Art and architecture bloom at Denver Art Museum’s ‘Biophilia’ exhibit | KUNC

At the Denver Art Museum, a chandelier models the fronds of a tropical banana plant. A copper chair resembles a tree canopy. In one room, vibrant illuminated blooms hang from the ceiling.

These are just some of the displays featured in a new museum exhibit that highlights the “transformative power of nature” through art and design.

The “Biophilia: Nature Reimagined” exhibit features over 100 works by more than 30 artists and designers from across the globe. The exhibit examines three themes: patterns in the natural world, artistic interpretations of natural phenomena, and the emotional connections people have with the physical environment.

Museum Curator Darrin Alfred has been pushing for this exhibit for a decade.

“Many exhibitions focus on sustainability, or sort of the greening of design, or using sort of natural materials,” he said. “But I was really interested in sort of tapping into that kind of emotional connection that we have with the natural world.”

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Several studies have proven that increased time in nature can lead to better physical and mental health. Reports have also found racial disparities in access to nature. In the U.S., Black, Latino and Asian communities tend to have fewer forests, bodies of water and other natural places near their homes.

Alfred said the exhibit is meant to help all visitors reconnect with nature.

“We’re in a time where things are moving fast. We’re sort of connected to our phones and these digital devices almost 24 hours a day,” he said. “These works aren’t meant to be replacements for that nature-based experience, but it’s more about sort of opening that door for us to be able to understand it better, the importance of it and getting out there and experiencing it ourselves.”

Alfred refers to “Biophilia” as a “design exhibition” because, in addition to 2D art, this exhibit incorporates fashion, home fixtures and even whole buildings on display.

Some pieces focus on Colorado’s natural landscape. Meadow by the studio DRIFT features a room with 18 flowers hanging from the ceiling that bloom throughout the day. Alfred said another piece – Studio Gang’s Populus Hotel – was inspired by Colorado’s aspen trees.

“What you see here are these windows that are reminiscent of those dark circles that are left on the bark of aspen trees as they sort of shed their lower limbs,” he said, pointing at a 3D model of the building in the exhibit. “But also the form itself, sort of these tall, stark kind of white trunks that stretch into the sky.”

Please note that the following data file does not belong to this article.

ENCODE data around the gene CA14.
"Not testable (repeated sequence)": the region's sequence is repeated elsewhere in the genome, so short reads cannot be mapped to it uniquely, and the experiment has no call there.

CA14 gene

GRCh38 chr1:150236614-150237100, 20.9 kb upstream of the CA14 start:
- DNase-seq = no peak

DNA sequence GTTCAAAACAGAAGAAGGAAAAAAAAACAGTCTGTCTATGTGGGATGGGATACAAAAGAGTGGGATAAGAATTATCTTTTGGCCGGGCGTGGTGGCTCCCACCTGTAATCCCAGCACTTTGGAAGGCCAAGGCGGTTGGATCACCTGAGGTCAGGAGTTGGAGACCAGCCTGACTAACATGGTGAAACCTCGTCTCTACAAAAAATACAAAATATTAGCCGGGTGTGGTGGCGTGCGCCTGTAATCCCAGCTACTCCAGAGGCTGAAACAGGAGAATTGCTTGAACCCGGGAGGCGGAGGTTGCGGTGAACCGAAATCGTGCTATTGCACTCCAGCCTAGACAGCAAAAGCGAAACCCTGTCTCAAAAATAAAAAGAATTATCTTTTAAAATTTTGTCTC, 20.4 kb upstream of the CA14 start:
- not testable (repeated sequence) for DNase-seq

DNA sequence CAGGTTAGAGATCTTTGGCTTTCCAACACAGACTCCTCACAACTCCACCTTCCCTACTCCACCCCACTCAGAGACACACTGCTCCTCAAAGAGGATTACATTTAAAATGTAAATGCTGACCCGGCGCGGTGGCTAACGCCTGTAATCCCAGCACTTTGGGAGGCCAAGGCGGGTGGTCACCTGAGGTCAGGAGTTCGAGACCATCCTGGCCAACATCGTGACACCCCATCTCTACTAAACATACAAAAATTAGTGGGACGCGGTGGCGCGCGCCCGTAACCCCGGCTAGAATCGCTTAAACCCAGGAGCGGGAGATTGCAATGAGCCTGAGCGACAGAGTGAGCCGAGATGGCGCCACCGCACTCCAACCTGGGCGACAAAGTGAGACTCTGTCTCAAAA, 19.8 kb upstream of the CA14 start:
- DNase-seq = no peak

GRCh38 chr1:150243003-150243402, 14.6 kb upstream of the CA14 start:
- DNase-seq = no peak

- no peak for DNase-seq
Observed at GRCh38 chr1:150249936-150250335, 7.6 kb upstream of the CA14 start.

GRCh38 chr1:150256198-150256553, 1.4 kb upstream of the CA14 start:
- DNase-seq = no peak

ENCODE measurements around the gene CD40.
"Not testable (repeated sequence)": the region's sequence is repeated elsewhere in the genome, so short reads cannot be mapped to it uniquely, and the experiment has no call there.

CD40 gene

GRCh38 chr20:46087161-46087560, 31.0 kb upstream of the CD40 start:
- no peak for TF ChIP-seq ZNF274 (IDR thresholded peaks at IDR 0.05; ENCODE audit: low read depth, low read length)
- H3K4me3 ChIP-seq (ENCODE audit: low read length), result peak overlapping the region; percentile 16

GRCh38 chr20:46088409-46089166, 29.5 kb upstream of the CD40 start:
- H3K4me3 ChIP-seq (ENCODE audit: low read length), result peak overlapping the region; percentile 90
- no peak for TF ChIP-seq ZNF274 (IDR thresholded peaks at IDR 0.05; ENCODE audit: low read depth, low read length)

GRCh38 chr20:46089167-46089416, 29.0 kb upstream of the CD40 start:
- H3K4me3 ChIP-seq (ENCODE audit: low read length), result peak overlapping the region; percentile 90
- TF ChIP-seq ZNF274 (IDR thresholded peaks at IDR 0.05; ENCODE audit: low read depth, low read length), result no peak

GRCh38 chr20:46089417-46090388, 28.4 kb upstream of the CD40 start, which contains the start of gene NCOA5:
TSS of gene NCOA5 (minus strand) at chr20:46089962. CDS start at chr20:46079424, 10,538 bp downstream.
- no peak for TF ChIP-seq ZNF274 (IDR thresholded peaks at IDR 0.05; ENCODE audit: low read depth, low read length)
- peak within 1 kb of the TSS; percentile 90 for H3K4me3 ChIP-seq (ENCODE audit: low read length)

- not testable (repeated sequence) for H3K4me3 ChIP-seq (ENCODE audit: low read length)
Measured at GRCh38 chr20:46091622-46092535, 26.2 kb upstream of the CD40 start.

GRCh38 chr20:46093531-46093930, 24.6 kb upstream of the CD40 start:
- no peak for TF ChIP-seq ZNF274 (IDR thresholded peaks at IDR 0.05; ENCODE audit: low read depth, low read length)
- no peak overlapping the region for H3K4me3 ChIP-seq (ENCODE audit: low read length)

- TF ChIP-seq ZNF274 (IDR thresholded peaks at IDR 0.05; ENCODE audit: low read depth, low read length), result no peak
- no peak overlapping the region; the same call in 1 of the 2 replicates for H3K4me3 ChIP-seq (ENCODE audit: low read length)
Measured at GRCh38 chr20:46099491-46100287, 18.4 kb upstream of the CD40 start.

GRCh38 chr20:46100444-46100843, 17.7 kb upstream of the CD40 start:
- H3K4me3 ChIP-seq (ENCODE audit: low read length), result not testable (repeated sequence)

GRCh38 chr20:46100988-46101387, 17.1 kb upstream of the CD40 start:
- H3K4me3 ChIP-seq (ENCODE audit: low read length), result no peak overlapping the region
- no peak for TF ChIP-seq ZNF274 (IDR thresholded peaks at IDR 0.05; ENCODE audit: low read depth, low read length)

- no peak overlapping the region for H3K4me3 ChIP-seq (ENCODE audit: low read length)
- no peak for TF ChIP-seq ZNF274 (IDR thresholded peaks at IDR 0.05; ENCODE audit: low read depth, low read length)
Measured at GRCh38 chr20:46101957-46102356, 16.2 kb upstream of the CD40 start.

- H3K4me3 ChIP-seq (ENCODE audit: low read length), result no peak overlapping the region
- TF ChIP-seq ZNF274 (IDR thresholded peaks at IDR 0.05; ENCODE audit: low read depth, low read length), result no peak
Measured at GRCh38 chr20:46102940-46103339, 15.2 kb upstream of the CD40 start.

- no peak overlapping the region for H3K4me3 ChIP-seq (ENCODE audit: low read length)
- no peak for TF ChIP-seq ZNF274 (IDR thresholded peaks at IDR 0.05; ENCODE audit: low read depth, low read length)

Other pieces are derived from the ways the artists themselves have been impacted and inspired by nature. The Nana Lure Chandelier by PELLE Designs was formed out of an experience Jean Pelle had while on vacation in Santa Barbara. The piece has six “banana leaf fronds” made of cast cotton handmade paper and is sculpted, colored and painted by hand. Inside each frond is an LED light.

“We saw this banana leaf frond and it was just this really vibrant, beautiful green, purple banana leaf that stood out in my mind,” she said. “Around the same time, we were casting cotton paper and making that into light fixtures, and that frond shape looked like a lampshade. And so just kind of all those thoughts combined together.”

Pelle believes that the chandelier does not need much of an introduction. Instead, she hopes people have a personal interaction with it and that they think about their own special memories with nature.

“We’re drawn to nature’s beauty. We’re drawn to nature’s coloring, the way that light interacts with nature. The way that leaves look translucent in in the bright sunlight, even when you’re looking at dew drops and you just look at the sparkle,” she said. “It is magnetic. It’s so powerful. It’s an incredible experience.”

That’s not the only chandelier at the exhibit. The Floraform Chandelier by Nervous System is a four-foot-wide, 3D-printed white nylon light fixture that is reminiscent of leaf veins and casts a similar shadow on the floor when light shines through.

Jessica Rosenkrantz and Jesse Lewis Rosenberg formed Nervous System out of a desire to combine their interests after studying at MIT together. Rosenkrantz studied architecture and biology, and Rosenberg studied math and computer science. They have consistently been inspired by the aesthetics of nature and how patterns in nature form. Recently, they’ve designed everything from jewelry to lampshades to 3D-printed organs.

“You can explain a lot of patterns in nature through mathematics and simulations,” Rosenkrantz said. “Like, why does lightning look so similar to how river deltas look? And why does that look so similar to branching patterns you see in trees? It’s because there’s a similar dynamic to the processes that generate those types of patterns, even though they’re working in different medias and at different scales.”

In addition to the artwork, visitors can take part in a nature questionnaire that asks people to answer questions about what they believe the role of nature is in society. At the end, visitors receive a score based on how connected they are to nature along with suggestions on where to get more connected to nature in the Denver area.

“Biophilia: Nature Reimagined” is open through mid-August and is included in general admission to the Denver Art Museum.

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